“None. Zero. Absolutely none,” said Selig, who once approved the ultimately leveraged and disastrous sale of the Dodgers to Frank McCourt.

That’s not to compare the Rickettses to McCourt as much as it is to add context to Selig’s unqualified support for a revenue-seeking member of MLB’s ownership “club.”

“The Cubs are in very good ownership hands. Couldn’t be better,” he added. “I have a lot of concerns on a daily basis. This is not one of them or ever has been.”

Maybe the Cubs’ billionaire owners will get the revenues they seek through the stadium and a new ­local media-rights package. Maybe they will do it in time to give the baseball department enough resources to compete before another five years are lost to the process.

But they’re not the victims — unlike their weary fan base.

Even as Selig waxed about 1940s Wrigley and vowed to do “whatever is legally” possible to help the Rickettses prevail against the rooftops.

Even as he was nowhere to be seen by the time the “L” flag was hoisted again.

“I’ll try and do everything I possibly can,” he said. “They know that. We’ve already had that conversation today. It means a lot to the sport.”

Never mind that what Selig rails against is a contract negotiated and signed by the Cubs – who are now trying to get around some of the terms to erect revenue-producing signs and video boards in the outfield.

“Look, this is a team trying to stay in this historic setting in a really tough economic environment, trying to modernize without disturbing the tradition,” he said, “trying to build a competitive baseball team. I have a lot of faith in them, and I think they’re doing that. But you can’t impose conditions on them that nobody else has.”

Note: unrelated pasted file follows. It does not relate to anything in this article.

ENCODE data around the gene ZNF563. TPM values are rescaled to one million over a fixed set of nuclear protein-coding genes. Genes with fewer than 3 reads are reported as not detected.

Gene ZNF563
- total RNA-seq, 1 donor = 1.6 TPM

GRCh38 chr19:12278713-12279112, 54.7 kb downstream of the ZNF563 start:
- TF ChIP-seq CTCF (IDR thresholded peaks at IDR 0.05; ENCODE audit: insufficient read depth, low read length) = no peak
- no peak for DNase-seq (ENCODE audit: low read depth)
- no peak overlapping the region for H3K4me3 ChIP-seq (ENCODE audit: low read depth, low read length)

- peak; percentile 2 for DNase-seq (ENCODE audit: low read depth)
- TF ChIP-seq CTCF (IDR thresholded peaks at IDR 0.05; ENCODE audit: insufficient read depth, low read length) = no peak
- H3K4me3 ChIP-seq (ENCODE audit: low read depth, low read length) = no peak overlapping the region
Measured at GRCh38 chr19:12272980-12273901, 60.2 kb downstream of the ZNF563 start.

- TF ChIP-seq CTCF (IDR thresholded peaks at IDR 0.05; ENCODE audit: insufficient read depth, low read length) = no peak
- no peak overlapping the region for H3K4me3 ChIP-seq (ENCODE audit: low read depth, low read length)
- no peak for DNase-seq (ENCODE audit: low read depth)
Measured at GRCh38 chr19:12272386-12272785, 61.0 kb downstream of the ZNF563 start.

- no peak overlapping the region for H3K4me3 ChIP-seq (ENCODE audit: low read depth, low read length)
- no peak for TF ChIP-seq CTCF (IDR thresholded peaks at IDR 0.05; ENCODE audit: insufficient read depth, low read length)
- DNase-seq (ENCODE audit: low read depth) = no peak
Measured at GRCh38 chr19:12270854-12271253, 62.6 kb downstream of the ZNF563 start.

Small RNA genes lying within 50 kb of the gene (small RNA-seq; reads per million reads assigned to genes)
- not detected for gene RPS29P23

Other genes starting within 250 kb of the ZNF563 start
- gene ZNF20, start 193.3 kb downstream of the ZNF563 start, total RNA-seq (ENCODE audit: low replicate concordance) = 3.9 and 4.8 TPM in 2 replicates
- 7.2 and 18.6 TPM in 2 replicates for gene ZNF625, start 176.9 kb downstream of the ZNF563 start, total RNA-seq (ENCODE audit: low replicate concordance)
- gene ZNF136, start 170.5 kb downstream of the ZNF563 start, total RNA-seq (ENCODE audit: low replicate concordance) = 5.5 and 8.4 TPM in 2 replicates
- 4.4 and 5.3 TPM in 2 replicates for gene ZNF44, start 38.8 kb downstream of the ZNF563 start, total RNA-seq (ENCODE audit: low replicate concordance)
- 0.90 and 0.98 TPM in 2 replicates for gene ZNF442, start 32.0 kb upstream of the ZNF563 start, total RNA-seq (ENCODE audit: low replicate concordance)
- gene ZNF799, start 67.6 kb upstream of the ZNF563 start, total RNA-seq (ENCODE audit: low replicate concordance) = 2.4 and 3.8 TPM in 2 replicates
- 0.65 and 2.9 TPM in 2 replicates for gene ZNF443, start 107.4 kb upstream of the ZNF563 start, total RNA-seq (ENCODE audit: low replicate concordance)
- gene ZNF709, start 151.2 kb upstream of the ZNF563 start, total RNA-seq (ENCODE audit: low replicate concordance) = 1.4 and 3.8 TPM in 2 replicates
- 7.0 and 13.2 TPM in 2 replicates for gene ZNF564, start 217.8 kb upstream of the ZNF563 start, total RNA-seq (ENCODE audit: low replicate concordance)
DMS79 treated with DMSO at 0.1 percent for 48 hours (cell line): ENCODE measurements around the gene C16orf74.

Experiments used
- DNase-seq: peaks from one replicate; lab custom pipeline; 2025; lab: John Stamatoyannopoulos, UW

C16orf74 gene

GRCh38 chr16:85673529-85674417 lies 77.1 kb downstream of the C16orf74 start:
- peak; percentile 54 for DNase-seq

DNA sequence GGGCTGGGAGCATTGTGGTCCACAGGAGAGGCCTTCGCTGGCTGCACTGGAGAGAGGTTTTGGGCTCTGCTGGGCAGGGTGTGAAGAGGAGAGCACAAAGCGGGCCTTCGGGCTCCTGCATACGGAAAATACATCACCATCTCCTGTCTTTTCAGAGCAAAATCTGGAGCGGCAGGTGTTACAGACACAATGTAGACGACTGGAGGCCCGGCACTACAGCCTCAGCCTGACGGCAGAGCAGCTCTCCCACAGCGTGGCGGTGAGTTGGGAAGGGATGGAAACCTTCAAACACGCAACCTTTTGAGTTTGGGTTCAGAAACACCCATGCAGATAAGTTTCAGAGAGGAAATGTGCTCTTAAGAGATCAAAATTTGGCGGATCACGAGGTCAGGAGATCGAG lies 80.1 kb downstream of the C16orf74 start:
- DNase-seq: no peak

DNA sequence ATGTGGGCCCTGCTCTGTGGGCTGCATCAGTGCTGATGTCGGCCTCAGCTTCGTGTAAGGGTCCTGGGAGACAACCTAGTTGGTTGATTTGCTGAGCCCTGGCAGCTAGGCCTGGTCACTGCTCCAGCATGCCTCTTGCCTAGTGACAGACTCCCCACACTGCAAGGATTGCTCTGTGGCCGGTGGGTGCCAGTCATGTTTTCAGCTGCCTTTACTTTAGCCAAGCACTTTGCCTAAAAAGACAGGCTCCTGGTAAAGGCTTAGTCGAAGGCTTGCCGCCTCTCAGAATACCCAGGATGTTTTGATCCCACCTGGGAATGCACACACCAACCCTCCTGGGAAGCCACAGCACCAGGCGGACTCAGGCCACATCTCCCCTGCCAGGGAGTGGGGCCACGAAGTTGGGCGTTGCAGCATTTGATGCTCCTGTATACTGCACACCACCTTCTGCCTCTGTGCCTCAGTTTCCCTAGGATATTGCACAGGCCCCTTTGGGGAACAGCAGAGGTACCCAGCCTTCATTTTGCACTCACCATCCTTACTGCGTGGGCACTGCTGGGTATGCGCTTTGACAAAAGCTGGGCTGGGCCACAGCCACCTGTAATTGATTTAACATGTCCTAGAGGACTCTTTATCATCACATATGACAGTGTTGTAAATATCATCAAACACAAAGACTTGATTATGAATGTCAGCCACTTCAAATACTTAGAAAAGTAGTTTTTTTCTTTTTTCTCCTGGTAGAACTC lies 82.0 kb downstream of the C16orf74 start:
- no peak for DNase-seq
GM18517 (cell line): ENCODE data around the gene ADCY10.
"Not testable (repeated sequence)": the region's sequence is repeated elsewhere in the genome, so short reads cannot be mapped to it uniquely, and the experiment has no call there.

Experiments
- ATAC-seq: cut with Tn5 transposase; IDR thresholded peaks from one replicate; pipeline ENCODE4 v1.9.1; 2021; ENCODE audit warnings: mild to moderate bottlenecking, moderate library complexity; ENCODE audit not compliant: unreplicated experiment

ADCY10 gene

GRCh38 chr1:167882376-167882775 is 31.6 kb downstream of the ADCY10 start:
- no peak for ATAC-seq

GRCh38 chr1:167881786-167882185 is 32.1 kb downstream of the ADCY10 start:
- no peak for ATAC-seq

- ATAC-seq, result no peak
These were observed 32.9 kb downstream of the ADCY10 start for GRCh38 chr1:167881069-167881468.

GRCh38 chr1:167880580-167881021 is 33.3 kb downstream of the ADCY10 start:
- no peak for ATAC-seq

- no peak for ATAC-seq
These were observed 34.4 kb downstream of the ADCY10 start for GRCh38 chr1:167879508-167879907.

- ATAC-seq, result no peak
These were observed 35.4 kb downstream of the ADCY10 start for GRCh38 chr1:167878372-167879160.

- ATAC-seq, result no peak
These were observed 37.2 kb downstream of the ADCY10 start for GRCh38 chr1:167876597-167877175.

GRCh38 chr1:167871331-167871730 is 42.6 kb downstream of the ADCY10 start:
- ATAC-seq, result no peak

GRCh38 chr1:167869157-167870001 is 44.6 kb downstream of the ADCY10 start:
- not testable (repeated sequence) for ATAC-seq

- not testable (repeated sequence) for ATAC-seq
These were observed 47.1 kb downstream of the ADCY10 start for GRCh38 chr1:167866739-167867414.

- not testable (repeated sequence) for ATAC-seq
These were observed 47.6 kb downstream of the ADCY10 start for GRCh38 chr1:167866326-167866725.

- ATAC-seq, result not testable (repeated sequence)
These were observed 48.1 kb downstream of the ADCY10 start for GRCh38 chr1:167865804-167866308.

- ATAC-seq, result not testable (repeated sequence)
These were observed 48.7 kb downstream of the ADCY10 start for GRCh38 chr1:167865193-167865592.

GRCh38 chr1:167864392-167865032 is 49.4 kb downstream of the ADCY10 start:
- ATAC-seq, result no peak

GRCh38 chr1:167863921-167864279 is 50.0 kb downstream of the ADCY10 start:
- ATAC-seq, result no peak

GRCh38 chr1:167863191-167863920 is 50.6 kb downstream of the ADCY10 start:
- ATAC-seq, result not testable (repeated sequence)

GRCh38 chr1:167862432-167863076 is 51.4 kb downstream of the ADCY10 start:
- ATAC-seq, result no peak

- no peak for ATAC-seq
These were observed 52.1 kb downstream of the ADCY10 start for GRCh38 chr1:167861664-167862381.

But didn’t they agree to the contract?

“Well, this ownership didn’t,” Selig said — ignoring the fact that Kenney, ownership’s top business executive since jumping from Tribune at the point of the sale, was the team’s lead man on the rooftop deal.

Everybody knew the terms coming in.

“But whatever,” Selig said. “They’re willing to do whatever their contracts say. … But you can’t tell them, stay in this setting, but you can’t put this up, you can’t put that up, you can’t do that, and your people can watch your games under conditions that don’t exist anywhere else, which really hurts a franchise, and then tell me that’s fair. Because it isn’t.”

How long will the whole thing take? When will the baseball be good again? Does it matter?

“I have a lot of faith in Theo, and I’m sure they’re on the right track,” Selig said. “I know what the Rickettses are trying to do. I monitor every franchise very, very closely, and I’m satisfied they’re on the right track.

“But you’ve got to give them the economic wherewithal to do that. That’s all. That’s not asking for anything that anybody else hasn’t done. So we’ll do everything we can.”